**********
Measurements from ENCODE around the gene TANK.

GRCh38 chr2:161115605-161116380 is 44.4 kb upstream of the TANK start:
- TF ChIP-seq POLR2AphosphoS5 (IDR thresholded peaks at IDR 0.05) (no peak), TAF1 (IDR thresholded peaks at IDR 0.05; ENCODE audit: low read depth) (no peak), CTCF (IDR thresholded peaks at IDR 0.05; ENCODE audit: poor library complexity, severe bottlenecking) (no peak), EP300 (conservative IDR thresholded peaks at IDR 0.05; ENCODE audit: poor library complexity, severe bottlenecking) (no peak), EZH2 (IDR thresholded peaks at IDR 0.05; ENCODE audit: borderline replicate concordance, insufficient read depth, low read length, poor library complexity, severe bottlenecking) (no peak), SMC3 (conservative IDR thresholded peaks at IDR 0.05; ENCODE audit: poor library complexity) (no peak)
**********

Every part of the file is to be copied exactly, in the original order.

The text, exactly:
Measurements from ENCODE around the gene TANK.

GRCh38 chr2:161115605-161116380 is 44.4 kb upstream of the TANK start:
- TF ChIP-seq POLR2AphosphoS5 (IDR thresholded peaks at IDR 0.05) (no peak), TAF1 (IDR thresholded peaks at IDR 0.05; ENCODE audit: low read depth) (no peak), CTCF (IDR thresholded peaks at IDR 0.05; ENCODE audit: poor library complexity, severe bottlenecking) (no peak), EP300 (conservative IDR thresholded peaks at IDR 0.05; ENCODE audit: poor library complexity, severe bottlenecking) (no peak), EZH2 (IDR thresholded peaks at IDR 0.05; ENCODE audit: borderline replicate concordance, insufficient read depth, low read length, poor library complexity, severe bottlenecking) (no peak), SMC3 (conservative IDR thresholded peaks at IDR 0.05; ENCODE audit: poor library complexity) (no peak)